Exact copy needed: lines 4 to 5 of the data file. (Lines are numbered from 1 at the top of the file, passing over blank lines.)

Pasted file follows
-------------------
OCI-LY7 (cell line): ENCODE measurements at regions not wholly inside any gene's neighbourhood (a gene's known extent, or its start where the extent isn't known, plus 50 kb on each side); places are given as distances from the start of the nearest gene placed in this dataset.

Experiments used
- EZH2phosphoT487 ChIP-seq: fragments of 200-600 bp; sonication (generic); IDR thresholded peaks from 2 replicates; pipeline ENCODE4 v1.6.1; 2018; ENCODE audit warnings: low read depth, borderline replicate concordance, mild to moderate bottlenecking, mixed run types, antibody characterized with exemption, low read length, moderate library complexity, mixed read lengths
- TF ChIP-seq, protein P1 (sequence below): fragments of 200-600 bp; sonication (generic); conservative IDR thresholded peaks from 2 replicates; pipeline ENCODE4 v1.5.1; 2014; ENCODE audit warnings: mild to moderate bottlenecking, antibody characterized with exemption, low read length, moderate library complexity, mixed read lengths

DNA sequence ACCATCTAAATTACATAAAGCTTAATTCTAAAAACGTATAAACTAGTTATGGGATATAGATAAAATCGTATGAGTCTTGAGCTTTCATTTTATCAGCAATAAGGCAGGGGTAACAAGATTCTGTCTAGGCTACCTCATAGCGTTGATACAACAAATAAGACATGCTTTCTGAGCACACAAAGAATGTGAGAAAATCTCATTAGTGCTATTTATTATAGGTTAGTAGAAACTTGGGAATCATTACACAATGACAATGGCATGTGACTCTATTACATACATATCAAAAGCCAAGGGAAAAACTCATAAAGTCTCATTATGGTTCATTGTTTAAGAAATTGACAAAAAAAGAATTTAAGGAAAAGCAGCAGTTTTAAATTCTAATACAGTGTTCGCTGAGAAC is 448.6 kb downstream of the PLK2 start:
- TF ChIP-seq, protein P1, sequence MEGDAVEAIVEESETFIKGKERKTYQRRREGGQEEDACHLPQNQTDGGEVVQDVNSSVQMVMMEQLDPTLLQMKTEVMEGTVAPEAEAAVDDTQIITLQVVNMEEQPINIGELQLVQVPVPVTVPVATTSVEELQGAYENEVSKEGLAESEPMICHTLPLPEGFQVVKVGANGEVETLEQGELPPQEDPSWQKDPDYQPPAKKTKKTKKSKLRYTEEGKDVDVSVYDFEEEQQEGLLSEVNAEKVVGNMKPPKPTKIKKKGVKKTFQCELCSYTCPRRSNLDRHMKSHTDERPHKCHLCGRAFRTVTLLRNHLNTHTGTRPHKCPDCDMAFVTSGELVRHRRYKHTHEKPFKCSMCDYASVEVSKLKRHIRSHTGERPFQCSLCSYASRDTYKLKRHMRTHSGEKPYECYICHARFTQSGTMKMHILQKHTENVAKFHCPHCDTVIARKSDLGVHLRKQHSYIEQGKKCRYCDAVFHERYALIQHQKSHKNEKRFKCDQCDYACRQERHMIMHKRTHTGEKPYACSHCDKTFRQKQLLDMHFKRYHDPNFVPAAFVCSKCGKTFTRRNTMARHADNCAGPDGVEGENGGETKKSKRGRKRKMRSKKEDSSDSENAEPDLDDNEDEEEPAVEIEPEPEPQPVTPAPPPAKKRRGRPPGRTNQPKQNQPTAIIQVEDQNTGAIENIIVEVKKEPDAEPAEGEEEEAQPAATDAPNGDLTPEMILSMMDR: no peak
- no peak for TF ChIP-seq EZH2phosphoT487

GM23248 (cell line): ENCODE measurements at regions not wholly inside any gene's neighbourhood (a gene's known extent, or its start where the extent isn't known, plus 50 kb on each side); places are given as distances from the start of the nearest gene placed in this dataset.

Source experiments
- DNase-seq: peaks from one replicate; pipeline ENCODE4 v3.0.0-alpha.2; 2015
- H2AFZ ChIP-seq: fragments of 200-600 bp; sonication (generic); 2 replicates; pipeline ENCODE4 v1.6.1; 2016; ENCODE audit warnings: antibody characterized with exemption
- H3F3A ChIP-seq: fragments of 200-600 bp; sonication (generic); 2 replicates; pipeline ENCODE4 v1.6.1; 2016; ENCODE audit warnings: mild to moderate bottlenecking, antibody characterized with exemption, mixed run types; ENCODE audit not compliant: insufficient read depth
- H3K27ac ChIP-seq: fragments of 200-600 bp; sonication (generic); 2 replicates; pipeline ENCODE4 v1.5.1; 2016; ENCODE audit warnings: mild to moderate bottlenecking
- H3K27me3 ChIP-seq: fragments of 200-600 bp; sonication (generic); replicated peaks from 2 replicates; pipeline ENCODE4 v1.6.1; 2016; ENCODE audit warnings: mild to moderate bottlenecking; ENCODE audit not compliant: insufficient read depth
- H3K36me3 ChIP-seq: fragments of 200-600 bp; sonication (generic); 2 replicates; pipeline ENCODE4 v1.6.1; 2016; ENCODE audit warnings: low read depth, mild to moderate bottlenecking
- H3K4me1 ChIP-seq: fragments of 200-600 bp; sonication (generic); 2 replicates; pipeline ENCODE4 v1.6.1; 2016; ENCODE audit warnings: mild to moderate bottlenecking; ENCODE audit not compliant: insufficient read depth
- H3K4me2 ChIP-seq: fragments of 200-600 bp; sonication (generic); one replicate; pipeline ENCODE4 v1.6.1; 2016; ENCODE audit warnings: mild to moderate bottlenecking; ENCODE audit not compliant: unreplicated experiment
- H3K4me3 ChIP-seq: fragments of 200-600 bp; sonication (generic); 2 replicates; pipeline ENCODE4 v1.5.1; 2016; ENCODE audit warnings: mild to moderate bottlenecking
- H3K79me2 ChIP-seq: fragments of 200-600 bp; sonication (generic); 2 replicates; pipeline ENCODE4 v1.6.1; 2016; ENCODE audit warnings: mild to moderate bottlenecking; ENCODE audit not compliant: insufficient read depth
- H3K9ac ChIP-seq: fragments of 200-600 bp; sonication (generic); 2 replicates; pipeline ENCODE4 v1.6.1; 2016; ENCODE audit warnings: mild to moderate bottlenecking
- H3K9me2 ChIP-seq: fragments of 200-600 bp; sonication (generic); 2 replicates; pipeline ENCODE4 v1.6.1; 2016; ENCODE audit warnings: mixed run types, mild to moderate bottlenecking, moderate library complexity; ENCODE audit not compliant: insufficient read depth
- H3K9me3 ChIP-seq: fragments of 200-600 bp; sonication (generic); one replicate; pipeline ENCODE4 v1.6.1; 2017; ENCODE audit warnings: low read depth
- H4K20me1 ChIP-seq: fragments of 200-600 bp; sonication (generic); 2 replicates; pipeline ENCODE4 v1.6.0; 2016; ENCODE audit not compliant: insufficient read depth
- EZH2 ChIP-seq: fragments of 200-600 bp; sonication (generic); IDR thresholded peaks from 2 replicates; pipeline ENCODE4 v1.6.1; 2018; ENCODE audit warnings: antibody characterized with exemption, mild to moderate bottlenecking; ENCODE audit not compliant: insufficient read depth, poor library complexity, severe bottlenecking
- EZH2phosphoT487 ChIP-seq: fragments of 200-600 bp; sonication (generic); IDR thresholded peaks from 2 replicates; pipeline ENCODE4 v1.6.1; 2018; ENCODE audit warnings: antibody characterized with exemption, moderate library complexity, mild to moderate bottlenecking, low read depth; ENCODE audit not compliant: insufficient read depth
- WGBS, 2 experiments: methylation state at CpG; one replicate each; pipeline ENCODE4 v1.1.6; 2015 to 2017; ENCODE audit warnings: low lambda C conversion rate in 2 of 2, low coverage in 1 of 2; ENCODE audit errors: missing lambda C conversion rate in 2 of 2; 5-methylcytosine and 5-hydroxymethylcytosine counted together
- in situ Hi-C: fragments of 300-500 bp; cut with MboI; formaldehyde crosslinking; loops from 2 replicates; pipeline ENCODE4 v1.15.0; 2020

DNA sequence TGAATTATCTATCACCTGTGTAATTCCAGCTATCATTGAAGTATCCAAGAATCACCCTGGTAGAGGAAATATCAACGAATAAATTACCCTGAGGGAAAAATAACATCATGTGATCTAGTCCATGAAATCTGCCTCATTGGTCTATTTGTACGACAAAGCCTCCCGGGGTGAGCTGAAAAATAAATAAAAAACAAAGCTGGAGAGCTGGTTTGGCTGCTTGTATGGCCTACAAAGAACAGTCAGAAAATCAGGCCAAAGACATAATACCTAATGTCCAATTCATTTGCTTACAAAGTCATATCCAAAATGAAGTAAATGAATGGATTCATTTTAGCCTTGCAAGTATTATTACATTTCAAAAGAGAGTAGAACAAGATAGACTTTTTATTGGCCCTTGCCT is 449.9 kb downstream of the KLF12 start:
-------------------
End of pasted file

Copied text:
- TF ChIP-seq, protein P1 (sequence below): fragments of 200-600 bp; sonication (generic); conservative IDR thresholded peaks from 2 replicates; pipeline ENCODE4 v1.5.1; 2014; ENCODE audit warnings: mild to moderate bottlenecking, antibody characterized with exemption, low read length, moderate library complexity, mixed read lengths

DNA sequence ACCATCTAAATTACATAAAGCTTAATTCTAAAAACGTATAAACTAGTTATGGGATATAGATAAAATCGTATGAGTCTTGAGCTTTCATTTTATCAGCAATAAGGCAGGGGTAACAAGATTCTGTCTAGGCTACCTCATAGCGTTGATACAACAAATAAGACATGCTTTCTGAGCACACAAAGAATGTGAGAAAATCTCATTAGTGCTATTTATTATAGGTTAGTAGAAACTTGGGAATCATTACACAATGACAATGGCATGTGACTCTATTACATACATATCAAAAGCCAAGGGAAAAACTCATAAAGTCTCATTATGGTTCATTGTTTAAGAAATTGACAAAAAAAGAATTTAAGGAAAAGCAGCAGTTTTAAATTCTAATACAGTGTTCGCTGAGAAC is 448.6 kb downstream of the PLK2 start: